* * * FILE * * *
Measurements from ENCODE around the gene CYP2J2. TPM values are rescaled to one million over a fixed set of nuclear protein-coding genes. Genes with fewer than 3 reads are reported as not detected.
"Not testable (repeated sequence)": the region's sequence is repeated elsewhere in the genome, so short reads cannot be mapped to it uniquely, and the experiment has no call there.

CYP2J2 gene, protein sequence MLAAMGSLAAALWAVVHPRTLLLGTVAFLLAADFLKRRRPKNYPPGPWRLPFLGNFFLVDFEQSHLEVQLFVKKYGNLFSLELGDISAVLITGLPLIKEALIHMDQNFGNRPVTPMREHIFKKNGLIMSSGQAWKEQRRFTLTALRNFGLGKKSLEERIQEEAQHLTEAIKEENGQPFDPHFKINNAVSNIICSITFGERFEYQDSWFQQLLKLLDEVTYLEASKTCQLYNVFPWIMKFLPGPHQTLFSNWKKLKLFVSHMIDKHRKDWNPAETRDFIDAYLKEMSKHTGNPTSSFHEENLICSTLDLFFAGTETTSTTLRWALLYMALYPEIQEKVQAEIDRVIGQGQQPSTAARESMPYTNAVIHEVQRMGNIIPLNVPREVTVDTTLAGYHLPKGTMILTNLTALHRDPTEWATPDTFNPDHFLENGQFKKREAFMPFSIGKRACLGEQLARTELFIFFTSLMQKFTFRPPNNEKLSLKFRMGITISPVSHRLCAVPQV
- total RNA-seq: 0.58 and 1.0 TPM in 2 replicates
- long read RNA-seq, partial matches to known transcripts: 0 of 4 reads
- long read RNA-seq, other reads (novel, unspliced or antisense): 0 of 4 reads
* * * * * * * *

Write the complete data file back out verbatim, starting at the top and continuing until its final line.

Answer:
Measurements from ENCODE around the gene CYP2J2. TPM values are rescaled to one million over a fixed set of nuclear protein-coding genes. Genes with fewer than 3 reads are reported as not detected.
"Not testable (repeated sequence)": the region's sequence is repeated elsewhere in the genome, so short reads cannot be mapped to it uniquely, and the experiment has no call there.

CYP2J2 gene, protein sequence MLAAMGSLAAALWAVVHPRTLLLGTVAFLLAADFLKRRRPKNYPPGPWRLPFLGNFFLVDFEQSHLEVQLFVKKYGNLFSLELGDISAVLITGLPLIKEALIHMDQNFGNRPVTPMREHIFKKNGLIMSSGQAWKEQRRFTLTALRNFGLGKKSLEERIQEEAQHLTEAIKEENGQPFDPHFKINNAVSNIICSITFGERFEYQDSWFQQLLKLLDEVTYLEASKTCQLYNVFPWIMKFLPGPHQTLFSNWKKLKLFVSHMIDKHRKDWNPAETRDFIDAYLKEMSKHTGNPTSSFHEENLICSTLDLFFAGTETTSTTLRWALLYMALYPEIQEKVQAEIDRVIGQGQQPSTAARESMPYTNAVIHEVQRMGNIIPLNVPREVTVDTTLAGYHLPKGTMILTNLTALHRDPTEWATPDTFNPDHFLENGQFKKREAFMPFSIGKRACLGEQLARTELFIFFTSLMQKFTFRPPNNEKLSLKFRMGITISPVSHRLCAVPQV
- total RNA-seq: 0.58 and 1.0 TPM in 2 replicates
- long read RNA-seq, partial matches to known transcripts: 0 of 4 reads
- long read RNA-seq, other reads (novel, unspliced or antisense): 0 of 4 reads